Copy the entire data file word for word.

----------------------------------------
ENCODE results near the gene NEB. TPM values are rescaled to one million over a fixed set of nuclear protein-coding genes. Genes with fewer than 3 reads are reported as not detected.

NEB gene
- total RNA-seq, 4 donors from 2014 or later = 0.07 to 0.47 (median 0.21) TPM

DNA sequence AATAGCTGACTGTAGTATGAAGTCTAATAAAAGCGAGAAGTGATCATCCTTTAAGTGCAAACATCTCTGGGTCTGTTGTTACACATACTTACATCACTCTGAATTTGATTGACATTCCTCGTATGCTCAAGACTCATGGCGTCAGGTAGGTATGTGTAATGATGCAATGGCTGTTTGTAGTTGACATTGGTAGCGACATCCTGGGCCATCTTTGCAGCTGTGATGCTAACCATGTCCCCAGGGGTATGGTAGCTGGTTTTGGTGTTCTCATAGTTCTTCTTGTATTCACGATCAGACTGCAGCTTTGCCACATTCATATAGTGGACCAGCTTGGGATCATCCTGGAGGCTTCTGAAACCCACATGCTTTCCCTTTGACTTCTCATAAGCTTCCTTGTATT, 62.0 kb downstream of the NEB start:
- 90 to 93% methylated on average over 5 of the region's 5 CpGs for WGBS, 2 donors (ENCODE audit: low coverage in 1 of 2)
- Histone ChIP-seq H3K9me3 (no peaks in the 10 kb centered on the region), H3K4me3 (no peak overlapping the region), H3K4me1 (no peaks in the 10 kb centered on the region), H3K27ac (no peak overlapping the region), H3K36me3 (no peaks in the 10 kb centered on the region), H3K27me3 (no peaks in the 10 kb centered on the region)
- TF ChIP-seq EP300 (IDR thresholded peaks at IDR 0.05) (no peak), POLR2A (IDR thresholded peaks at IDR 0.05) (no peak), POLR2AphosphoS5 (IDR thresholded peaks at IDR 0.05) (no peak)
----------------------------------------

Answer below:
ENCODE results near the gene NEB. TPM values are rescaled to one million over a fixed set of nuclear protein-coding genes. Genes with fewer than 3 reads are reported as not detected.

NEB gene
- total RNA-seq, 4 donors from 2014 or later = 0.07 to 0.47 (median 0.21) TPM

DNA sequence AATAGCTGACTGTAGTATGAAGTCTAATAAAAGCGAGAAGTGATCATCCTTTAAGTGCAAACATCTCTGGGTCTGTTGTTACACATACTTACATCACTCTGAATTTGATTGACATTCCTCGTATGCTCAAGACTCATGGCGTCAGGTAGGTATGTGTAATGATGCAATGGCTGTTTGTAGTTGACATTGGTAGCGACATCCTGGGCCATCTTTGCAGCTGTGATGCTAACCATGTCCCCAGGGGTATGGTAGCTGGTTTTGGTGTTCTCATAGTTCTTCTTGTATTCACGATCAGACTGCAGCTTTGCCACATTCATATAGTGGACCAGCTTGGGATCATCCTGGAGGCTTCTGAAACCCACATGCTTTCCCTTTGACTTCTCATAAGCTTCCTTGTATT, 62.0 kb downstream of the NEB start:
- 90 to 93% methylated on average over 5 of the region's 5 CpGs for WGBS, 2 donors (ENCODE audit: low coverage in 1 of 2)
- Histone ChIP-seq H3K9me3 (no peaks in the 10 kb centered on the region), H3K4me3 (no peak overlapping the region), H3K4me1 (no peaks in the 10 kb centered on the region), H3K27ac (no peak overlapping the region), H3K36me3 (no peaks in the 10 kb centered on the region), H3K27me3 (no peaks in the 10 kb centered on the region)
- TF ChIP-seq EP300 (IDR thresholded peaks at IDR 0.05) (no peak), POLR2A (IDR thresholded peaks at IDR 0.05) (no peak), POLR2AphosphoS5 (IDR thresholded peaks at IDR 0.05) (no peak)